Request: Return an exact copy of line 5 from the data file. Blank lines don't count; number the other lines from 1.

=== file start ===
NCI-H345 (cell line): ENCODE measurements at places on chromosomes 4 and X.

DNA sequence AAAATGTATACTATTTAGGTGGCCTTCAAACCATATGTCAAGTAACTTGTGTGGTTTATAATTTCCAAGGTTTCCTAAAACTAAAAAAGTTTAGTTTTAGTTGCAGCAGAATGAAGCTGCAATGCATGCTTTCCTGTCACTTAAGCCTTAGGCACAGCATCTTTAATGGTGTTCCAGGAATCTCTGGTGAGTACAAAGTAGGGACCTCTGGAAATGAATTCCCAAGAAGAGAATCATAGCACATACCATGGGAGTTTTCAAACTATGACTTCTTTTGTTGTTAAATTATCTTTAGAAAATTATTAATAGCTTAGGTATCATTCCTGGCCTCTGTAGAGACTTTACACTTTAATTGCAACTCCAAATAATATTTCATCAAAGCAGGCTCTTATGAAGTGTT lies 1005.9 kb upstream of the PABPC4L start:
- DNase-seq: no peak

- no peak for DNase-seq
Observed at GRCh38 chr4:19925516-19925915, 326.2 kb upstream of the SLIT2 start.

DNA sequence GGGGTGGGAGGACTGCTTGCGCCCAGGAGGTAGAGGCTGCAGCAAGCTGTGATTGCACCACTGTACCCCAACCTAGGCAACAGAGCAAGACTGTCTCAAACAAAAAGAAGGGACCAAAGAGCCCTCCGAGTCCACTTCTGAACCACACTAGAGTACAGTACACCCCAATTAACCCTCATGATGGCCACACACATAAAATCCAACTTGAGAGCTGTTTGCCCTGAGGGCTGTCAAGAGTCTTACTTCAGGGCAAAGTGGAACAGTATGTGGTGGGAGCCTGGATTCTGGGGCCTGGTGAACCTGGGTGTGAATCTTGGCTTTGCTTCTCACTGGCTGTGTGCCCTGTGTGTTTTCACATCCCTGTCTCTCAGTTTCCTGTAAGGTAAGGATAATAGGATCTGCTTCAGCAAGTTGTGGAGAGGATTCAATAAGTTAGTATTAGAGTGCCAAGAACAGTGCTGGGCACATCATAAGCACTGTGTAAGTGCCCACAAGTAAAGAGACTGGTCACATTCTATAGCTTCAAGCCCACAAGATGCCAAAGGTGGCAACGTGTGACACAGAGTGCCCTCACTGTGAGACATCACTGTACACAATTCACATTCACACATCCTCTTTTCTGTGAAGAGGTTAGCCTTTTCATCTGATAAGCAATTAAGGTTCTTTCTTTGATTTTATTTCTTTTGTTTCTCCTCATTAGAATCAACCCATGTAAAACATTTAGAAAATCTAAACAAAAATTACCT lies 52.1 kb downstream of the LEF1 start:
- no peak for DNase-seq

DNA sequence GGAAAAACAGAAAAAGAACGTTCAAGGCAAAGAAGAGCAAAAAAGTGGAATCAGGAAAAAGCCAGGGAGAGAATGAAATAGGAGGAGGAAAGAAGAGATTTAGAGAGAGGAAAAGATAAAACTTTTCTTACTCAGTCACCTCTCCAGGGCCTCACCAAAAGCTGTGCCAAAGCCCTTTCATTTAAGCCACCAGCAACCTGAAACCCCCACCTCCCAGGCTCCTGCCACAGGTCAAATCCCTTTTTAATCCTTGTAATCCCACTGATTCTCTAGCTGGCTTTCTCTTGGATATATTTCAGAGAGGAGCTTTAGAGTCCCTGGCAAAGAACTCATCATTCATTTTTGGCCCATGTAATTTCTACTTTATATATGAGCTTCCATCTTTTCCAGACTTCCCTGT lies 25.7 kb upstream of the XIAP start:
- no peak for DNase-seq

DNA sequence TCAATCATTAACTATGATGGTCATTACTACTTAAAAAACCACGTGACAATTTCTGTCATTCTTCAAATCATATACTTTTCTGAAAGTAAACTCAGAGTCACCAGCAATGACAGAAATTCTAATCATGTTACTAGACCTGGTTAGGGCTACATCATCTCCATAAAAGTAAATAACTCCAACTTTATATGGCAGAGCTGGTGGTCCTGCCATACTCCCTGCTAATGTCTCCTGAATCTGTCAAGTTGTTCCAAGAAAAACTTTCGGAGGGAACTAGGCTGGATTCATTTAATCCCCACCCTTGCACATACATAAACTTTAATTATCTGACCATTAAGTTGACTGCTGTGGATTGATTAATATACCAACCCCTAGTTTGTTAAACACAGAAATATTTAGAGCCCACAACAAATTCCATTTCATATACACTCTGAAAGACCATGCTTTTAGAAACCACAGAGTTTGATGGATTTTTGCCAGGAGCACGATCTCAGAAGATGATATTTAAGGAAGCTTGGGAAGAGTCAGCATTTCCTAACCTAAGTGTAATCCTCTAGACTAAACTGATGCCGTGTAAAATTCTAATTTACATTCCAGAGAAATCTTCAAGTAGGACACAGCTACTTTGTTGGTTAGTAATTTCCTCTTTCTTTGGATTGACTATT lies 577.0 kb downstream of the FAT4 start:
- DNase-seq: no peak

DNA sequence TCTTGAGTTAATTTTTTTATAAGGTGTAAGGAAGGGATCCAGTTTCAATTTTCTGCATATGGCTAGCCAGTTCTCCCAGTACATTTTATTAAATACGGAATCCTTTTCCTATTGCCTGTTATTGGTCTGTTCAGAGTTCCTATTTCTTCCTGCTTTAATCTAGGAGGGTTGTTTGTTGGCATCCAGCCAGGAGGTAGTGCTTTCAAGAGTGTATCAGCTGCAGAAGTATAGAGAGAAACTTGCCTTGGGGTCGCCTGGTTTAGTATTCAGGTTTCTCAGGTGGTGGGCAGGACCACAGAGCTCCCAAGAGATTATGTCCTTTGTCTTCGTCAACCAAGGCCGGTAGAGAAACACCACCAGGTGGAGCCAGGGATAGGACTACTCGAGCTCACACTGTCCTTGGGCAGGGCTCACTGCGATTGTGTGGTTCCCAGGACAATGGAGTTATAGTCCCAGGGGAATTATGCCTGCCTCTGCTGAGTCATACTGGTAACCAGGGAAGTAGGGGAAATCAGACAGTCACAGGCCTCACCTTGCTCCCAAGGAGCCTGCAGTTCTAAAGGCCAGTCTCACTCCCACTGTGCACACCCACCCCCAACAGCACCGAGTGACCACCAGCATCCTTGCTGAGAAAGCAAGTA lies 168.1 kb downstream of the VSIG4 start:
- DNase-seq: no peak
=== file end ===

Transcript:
Observed at GRCh38 chr4:19925516-19925915, 326.2 kb upstream of the SLIT2 start.